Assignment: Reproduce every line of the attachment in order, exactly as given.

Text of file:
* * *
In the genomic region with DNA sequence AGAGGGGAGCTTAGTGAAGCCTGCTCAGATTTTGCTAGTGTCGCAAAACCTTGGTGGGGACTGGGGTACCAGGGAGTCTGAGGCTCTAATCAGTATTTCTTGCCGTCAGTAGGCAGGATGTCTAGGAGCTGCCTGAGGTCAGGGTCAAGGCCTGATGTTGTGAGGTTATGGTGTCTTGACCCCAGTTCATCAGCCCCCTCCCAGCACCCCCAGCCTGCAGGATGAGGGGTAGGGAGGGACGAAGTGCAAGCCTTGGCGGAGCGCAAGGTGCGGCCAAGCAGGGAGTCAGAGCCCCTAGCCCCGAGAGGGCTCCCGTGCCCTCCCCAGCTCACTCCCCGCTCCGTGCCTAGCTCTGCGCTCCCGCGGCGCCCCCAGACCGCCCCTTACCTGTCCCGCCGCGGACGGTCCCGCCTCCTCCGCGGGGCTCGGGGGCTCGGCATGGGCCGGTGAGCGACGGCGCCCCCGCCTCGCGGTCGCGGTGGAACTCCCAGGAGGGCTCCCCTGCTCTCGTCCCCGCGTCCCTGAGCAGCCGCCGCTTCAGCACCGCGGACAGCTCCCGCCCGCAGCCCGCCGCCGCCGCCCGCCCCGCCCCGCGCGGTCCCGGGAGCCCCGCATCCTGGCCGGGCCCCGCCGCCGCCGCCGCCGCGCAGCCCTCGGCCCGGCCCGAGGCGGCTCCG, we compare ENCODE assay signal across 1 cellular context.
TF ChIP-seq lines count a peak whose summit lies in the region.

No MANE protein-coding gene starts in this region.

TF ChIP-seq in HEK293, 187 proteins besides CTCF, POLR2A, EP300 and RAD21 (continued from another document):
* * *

In the genomic region with DNA sequence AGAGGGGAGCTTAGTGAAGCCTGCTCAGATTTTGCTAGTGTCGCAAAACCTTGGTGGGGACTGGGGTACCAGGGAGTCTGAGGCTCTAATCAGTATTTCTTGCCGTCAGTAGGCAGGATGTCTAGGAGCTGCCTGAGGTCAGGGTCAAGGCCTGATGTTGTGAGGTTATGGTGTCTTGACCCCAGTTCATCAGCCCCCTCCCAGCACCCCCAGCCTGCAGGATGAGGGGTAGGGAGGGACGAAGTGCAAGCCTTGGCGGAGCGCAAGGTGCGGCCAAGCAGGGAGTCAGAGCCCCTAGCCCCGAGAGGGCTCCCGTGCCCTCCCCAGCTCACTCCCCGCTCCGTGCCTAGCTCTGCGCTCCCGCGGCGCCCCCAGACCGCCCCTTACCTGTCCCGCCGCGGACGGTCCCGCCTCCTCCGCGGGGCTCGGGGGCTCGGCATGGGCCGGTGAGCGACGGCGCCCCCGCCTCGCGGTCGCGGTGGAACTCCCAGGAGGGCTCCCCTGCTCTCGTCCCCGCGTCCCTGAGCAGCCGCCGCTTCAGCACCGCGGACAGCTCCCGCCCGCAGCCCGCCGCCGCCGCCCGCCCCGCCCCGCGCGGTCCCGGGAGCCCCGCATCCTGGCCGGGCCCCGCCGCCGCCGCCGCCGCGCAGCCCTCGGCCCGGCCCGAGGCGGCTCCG, we compare ENCODE assay signal across 1 cellular context.
TF ChIP-seq lines count a peak whose summit lies in the region.

No MANE protein-coding gene starts in this region.

TF ChIP-seq in HEK293, 187 proteins besides CTCF, POLR2A, EP300 and RAD21 (continued from another document):